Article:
The Beersheba District Court on Sunday convicted an Israeli man, Evyatar Dimri, for his role in the 2015 lynching of an Eritrean migrant who was mistaken for a Palestinian terrorist, with the defendant expected to receive a relatively lenient punishment after the charge was downgraded as part of a plea bargain.
Haftom Zarhum, 29, an innocent bystander, was shot by a security guard in the minutes after a terror attack at the Beersheba bus station on October 18, 2015 that left an Israeli soldier dead and 11 people wounded. As he lay bleeding on the ground, a crowd of angry passersby — believing him to be the terrorist — beat him, some of them delivering powerful blows to his head and pummeling him with a metal bench. He died hours later in a hospital, and an autopsy ruled that the primary cause of death was the gunshot wounds.
Dimri was caught on security cameras kicking Zarhum twice. He was originally charged with “causing injury with grave intent,” an offense potentially carrying a punishment of up to 20 years in jail. But in the plea bargain, Dimri confessed to “abusing the helpless,” a lesser crime carrying a maximum prison sentence of seven years, Hebrew-language media reported.
The prosecution will reportedly only request that Dimri serve several months behind bars. But the sides have yet to agree on a sentence, which will be handed down on December 11.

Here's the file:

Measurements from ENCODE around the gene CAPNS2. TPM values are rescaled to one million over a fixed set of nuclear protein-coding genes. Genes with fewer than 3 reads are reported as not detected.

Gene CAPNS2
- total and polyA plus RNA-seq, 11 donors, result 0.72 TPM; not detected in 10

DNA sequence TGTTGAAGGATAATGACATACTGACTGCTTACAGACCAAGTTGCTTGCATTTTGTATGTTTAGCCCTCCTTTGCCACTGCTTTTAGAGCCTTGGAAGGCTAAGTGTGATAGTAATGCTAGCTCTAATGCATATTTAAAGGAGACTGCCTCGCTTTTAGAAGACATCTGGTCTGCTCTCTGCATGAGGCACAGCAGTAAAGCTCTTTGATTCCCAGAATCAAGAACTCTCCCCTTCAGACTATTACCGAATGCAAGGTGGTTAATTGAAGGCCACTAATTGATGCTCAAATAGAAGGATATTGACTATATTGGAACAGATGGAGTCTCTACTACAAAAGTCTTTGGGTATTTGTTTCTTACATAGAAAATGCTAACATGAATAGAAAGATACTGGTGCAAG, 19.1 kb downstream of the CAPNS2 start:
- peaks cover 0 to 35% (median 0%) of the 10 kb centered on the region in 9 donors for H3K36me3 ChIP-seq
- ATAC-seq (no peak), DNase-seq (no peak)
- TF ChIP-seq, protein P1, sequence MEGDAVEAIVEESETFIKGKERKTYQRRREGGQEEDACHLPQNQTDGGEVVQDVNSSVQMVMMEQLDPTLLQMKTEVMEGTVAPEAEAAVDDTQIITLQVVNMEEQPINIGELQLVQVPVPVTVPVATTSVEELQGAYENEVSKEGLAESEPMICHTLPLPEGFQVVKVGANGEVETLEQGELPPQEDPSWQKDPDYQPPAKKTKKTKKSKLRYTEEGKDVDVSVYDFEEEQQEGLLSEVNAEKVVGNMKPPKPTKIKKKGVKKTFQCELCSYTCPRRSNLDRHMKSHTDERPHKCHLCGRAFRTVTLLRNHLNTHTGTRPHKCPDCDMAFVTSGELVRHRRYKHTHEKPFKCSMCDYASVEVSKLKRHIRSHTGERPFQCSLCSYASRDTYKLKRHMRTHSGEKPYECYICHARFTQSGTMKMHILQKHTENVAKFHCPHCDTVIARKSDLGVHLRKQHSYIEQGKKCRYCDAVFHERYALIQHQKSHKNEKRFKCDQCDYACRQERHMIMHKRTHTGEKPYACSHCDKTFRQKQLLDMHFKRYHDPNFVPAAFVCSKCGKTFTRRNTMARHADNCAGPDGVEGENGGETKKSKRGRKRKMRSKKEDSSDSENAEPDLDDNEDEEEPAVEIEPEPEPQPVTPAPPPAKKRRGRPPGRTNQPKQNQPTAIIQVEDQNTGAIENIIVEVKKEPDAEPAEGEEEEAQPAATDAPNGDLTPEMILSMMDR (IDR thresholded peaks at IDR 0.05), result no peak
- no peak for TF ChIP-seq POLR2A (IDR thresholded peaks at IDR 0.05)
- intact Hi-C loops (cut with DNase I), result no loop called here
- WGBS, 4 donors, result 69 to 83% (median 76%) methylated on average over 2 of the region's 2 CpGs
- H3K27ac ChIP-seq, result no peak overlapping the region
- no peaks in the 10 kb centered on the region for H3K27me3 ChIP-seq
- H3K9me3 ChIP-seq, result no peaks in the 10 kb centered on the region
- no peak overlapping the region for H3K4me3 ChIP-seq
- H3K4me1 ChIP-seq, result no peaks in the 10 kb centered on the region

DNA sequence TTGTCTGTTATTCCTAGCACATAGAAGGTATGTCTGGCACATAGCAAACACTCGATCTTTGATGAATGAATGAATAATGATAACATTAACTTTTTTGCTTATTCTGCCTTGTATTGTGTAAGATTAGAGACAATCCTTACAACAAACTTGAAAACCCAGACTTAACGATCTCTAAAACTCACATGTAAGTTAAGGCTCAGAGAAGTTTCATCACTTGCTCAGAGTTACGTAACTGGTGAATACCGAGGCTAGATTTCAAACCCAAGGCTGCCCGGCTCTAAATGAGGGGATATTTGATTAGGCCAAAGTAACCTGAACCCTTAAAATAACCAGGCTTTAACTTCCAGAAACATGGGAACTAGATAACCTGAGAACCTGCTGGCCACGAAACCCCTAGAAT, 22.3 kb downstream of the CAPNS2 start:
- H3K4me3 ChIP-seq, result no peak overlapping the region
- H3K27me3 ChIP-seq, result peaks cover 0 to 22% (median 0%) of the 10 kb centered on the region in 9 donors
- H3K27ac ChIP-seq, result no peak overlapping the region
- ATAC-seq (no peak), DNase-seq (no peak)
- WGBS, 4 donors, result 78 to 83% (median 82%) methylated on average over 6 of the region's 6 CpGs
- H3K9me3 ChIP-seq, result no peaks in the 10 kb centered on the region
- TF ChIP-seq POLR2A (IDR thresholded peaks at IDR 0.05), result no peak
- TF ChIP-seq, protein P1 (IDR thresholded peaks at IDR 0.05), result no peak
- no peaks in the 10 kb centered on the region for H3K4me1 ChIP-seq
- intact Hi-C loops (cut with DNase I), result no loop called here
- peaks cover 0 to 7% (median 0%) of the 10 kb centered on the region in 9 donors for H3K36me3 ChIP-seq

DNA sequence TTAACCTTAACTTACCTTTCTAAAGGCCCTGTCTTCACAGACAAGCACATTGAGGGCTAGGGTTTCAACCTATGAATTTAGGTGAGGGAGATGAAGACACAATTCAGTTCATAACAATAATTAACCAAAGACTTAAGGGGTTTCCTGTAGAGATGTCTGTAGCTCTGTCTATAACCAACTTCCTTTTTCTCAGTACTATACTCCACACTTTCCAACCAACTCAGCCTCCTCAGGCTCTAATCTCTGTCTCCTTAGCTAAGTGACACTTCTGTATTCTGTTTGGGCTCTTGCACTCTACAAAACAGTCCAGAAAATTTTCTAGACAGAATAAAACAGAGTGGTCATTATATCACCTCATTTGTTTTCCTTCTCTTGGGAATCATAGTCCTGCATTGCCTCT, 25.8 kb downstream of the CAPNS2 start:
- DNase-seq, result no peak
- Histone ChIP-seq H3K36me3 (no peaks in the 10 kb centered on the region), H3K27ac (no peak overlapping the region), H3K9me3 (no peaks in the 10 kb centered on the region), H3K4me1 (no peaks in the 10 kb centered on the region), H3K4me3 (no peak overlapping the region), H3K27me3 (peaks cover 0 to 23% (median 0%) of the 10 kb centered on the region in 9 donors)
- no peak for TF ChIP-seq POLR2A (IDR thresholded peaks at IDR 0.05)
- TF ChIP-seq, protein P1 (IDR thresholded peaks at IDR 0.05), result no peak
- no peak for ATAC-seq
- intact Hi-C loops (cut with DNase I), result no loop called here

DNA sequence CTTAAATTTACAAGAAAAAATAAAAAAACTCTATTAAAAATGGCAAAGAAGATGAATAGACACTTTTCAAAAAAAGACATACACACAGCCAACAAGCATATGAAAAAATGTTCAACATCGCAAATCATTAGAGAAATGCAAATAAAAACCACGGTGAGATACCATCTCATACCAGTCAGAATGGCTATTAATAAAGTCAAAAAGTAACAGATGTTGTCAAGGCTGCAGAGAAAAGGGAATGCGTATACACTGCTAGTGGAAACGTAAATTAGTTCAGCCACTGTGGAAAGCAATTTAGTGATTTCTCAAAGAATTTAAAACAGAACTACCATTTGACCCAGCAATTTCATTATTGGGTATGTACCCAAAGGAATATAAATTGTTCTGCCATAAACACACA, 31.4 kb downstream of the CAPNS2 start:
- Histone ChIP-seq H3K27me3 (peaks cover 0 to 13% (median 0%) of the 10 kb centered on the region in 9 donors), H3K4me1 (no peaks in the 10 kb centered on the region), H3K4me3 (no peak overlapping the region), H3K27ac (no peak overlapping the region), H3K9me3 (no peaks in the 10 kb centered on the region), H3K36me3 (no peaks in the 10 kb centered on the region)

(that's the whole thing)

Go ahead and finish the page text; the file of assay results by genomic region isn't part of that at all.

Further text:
Dimri told the court Sunday that he was sorry for his actions, Haaretz reported. His legal counsel has requested a sentence of no more than 31 days in prison, comparing him to another defendant in the case, David Muial, who was sentenced to 100 days of community service earlier this year.
In July, Muial similarly confessed to abusing the helpless and was also sentenced to eight months of probation and ordered to pay NIS 2,000 (approximately $550) compensation to Zarhum’s family.
Dimri’s team said his punishment shouldn’t be more stringent than Muial’s, since Muial slammed Zarhum with a bench while Dimri didn’t use any object.
Dimri was also said to be psychologically unstable and was hospitalized during his trial.
Last month he made threats to a representative of the prosecution in the case, Tali Feldman, and was subsequently charged in a separate indictment and placed under arrest. Feldman told the court on Sunday that Dimri “has a criminal background, violence isn’t foreign to him.”
Footage of the incident showed that, in the aftermath of the attack, as Zarhum lay helpless, surrounded by a large crowd of people, Muial approached and forcefully dropped a bench on him. People in the area moved Muial away and lifted the bench off the victim, but then two other suspects — including Dimri — moved in and kicked Zarhum hard in the head and his upper body. A fourth suspect then dropped the bench on the prostrate man again, to prevent him from moving.
Warning: Video contains graphic images
Other men charged in Zarhum’s killing are Israel Defense Forces soldier Yaakov Shimba and Israel Prisons Service guard Ronen Cohen, whose trials haven’t yet been concluded.
Zarhum’s family is currently suing the state for damages, claiming negligence and failure to follow proper procedure caused his death.
The lawsuit, filed last year at the Beersheba District Court, demanded NIS 3 million ($780,000) in compensation and that the National Insurance Agency recognize Zarhum as a victim of terror, entitling his family to additional state benefits.
The National Insurance Agency has rejected recognizing Zarhum as a terror victim because the Eritrean had entered the country illegally.
Raoul Wootliff contributed to this report.